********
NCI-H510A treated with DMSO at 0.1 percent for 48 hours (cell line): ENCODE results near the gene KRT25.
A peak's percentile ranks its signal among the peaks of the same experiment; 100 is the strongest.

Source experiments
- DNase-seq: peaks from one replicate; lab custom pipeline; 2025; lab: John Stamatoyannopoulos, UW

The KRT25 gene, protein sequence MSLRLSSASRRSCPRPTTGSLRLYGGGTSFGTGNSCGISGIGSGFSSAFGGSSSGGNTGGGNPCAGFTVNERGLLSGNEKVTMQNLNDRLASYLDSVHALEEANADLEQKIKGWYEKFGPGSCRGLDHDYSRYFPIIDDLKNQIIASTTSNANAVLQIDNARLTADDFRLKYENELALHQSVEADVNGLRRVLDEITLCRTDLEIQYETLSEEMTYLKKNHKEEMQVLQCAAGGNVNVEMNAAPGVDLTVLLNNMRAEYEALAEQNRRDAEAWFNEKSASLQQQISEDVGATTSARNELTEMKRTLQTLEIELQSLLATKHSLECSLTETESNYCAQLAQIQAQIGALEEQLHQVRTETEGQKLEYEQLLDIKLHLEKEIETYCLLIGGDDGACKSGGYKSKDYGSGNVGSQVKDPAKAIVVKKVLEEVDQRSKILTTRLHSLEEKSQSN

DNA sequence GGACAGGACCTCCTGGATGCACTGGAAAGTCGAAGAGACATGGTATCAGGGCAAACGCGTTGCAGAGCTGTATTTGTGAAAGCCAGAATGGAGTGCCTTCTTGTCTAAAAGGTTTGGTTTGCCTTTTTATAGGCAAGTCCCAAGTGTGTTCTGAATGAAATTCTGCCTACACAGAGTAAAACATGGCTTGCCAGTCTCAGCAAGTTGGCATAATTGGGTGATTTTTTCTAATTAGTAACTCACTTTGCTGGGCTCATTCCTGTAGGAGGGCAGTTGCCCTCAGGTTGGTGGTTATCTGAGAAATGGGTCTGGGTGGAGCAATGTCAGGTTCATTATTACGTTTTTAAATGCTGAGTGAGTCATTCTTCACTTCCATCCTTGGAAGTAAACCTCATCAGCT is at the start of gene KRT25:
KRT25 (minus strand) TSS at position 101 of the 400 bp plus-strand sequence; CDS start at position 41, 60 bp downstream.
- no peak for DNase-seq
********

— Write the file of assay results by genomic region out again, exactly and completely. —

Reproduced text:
NCI-H510A treated with DMSO at 0.1 percent for 48 hours (cell line): ENCODE results near the gene KRT25.
A peak's percentile ranks its signal among the peaks of the same experiment; 100 is the strongest.

Source experiments
- DNase-seq: peaks from one replicate; lab custom pipeline; 2025; lab: John Stamatoyannopoulos, UW

The KRT25 gene, protein sequence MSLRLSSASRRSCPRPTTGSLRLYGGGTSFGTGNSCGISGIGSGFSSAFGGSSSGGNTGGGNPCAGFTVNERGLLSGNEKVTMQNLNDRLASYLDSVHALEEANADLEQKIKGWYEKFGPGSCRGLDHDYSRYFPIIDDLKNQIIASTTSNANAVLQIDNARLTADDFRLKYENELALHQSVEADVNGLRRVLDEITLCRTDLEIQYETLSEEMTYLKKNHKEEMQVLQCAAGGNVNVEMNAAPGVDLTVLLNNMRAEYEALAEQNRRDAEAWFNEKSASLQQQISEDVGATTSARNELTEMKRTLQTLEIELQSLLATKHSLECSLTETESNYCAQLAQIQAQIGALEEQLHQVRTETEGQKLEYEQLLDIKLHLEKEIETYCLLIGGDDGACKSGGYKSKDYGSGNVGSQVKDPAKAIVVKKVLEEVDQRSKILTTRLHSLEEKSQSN

DNA sequence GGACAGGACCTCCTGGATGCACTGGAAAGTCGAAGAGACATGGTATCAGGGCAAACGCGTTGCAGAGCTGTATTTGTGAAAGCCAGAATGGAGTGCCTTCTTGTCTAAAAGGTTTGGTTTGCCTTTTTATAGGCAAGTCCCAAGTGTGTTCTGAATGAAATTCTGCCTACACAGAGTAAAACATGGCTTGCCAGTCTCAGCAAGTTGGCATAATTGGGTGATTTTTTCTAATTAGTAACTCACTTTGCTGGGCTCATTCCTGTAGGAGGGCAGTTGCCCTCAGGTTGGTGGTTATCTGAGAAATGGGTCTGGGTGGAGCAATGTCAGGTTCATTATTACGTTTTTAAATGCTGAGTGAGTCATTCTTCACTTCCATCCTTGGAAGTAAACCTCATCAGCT is at the start of gene KRT25:
KRT25 (minus strand) TSS at position 101 of the 400 bp plus-strand sequence; CDS start at position 41, 60 bp downstream.
- no peak for DNase-seq